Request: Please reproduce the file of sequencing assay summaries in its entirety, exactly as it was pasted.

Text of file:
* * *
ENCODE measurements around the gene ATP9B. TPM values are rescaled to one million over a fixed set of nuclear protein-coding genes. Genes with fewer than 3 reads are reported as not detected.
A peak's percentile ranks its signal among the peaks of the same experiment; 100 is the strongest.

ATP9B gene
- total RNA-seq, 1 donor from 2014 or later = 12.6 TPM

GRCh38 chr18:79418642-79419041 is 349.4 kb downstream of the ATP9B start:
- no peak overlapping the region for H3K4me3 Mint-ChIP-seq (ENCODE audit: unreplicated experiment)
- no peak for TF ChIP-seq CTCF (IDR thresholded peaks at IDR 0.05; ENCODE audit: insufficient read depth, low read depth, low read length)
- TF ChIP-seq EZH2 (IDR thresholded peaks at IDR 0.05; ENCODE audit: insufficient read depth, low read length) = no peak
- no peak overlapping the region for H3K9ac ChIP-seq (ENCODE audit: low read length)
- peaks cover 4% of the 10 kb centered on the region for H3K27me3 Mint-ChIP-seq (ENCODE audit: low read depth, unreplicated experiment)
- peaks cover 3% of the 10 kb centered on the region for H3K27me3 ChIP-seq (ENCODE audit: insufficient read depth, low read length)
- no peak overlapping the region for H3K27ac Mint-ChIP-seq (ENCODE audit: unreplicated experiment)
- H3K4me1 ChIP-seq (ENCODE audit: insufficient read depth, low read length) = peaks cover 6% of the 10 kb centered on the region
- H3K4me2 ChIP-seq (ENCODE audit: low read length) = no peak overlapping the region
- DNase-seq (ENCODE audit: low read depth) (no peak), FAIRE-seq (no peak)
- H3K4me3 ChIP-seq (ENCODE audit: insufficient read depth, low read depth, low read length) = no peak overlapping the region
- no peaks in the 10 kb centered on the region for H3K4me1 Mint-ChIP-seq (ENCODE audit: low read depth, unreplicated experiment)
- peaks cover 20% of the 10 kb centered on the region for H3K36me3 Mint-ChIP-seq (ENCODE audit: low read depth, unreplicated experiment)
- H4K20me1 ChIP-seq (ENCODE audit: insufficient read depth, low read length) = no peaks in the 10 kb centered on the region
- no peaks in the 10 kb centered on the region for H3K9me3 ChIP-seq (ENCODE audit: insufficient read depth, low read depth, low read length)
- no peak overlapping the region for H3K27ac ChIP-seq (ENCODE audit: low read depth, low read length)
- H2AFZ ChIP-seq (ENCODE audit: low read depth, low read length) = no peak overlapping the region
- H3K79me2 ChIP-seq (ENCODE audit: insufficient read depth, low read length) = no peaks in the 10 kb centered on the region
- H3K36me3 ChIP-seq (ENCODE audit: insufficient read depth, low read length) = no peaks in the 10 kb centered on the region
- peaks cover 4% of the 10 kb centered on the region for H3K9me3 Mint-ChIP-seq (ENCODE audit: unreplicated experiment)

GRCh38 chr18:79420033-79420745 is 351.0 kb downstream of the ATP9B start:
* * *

ENCODE measurements around the gene ATP9B. TPM values are rescaled to one million over a fixed set of nuclear protein-coding genes. Genes with fewer than 3 reads are reported as not detected.
A peak's percentile ranks its signal among the peaks of the same experiment; 100 is the strongest.

ATP9B gene
- total RNA-seq, 1 donor from 2014 or later = 12.6 TPM

GRCh38 chr18:79418642-79419041 is 349.4 kb downstream of the ATP9B start:
- no peak overlapping the region for H3K4me3 Mint-ChIP-seq (ENCODE audit: unreplicated experiment)
- no peak for TF ChIP-seq CTCF (IDR thresholded peaks at IDR 0.05; ENCODE audit: insufficient read depth, low read depth, low read length)
- TF ChIP-seq EZH2 (IDR thresholded peaks at IDR 0.05; ENCODE audit: insufficient read depth, low read length) = no peak
- no peak overlapping the region for H3K9ac ChIP-seq (ENCODE audit: low read length)
- peaks cover 4% of the 10 kb centered on the region for H3K27me3 Mint-ChIP-seq (ENCODE audit: low read depth, unreplicated experiment)
- peaks cover 3% of the 10 kb centered on the region for H3K27me3 ChIP-seq (ENCODE audit: insufficient read depth, low read length)
- no peak overlapping the region for H3K27ac Mint-ChIP-seq (ENCODE audit: unreplicated experiment)
- H3K4me1 ChIP-seq (ENCODE audit: insufficient read depth, low read length) = peaks cover 6% of the 10 kb centered on the region
- H3K4me2 ChIP-seq (ENCODE audit: low read length) = no peak overlapping the region
- DNase-seq (ENCODE audit: low read depth) (no peak), FAIRE-seq (no peak)
- H3K4me3 ChIP-seq (ENCODE audit: insufficient read depth, low read depth, low read length) = no peak overlapping the region
- no peaks in the 10 kb centered on the region for H3K4me1 Mint-ChIP-seq (ENCODE audit: low read depth, unreplicated experiment)
- peaks cover 20% of the 10 kb centered on the region for H3K36me3 Mint-ChIP-seq (ENCODE audit: low read depth, unreplicated experiment)
- H4K20me1 ChIP-seq (ENCODE audit: insufficient read depth, low read length) = no peaks in the 10 kb centered on the region
- no peaks in the 10 kb centered on the region for H3K9me3 ChIP-seq (ENCODE audit: insufficient read depth, low read depth, low read length)
- no peak overlapping the region for H3K27ac ChIP-seq (ENCODE audit: low read depth, low read length)
- H2AFZ ChIP-seq (ENCODE audit: low read depth, low read length) = no peak overlapping the region
- H3K79me2 ChIP-seq (ENCODE audit: insufficient read depth, low read length) = no peaks in the 10 kb centered on the region
- H3K36me3 ChIP-seq (ENCODE audit: insufficient read depth, low read length) = no peaks in the 10 kb centered on the region
- peaks cover 4% of the 10 kb centered on the region for H3K9me3 Mint-ChIP-seq (ENCODE audit: unreplicated experiment)

GRCh38 chr18:79420033-79420745 is 351.0 kb downstream of the ATP9B start: